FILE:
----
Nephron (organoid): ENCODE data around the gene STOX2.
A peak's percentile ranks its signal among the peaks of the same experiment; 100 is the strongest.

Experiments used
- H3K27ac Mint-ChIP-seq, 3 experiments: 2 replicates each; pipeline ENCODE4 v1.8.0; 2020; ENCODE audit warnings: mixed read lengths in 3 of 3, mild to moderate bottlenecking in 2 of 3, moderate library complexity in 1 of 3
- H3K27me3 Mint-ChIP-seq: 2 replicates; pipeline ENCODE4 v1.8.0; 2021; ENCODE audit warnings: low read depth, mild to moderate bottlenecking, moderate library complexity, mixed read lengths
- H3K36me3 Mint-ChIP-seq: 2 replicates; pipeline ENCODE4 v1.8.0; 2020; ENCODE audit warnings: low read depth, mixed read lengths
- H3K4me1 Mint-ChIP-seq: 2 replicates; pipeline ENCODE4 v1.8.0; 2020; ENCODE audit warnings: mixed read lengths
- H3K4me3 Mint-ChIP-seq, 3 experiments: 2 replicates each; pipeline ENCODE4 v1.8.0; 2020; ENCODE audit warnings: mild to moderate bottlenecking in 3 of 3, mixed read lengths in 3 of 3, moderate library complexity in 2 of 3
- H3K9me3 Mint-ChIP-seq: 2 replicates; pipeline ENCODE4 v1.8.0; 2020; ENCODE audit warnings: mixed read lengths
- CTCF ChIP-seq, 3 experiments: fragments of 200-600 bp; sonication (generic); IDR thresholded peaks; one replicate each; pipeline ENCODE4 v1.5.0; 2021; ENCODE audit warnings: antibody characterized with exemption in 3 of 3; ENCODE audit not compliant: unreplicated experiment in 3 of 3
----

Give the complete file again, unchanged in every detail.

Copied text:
Nephron (organoid): ENCODE data around the gene STOX2.
A peak's percentile ranks its signal among the peaks of the same experiment; 100 is the strongest.

Experiments used
- H3K27ac Mint-ChIP-seq, 3 experiments: 2 replicates each; pipeline ENCODE4 v1.8.0; 2020; ENCODE audit warnings: mixed read lengths in 3 of 3, mild to moderate bottlenecking in 2 of 3, moderate library complexity in 1 of 3
- H3K27me3 Mint-ChIP-seq: 2 replicates; pipeline ENCODE4 v1.8.0; 2021; ENCODE audit warnings: low read depth, mild to moderate bottlenecking, moderate library complexity, mixed read lengths
- H3K36me3 Mint-ChIP-seq: 2 replicates; pipeline ENCODE4 v1.8.0; 2020; ENCODE audit warnings: low read depth, mixed read lengths
- H3K4me1 Mint-ChIP-seq: 2 replicates; pipeline ENCODE4 v1.8.0; 2020; ENCODE audit warnings: mixed read lengths
- H3K4me3 Mint-ChIP-seq, 3 experiments: 2 replicates each; pipeline ENCODE4 v1.8.0; 2020; ENCODE audit warnings: mild to moderate bottlenecking in 3 of 3, mixed read lengths in 3 of 3, moderate library complexity in 2 of 3
- H3K9me3 Mint-ChIP-seq: 2 replicates; pipeline ENCODE4 v1.8.0; 2020; ENCODE audit warnings: mixed read lengths
- CTCF ChIP-seq, 3 experiments: fragments of 200-600 bp; sonication (generic); IDR thresholded peaks; one replicate each; pipeline ENCODE4 v1.5.0; 2021; ENCODE audit warnings: antibody characterized with exemption in 3 of 3; ENCODE audit not compliant: unreplicated experiment in 3 of 3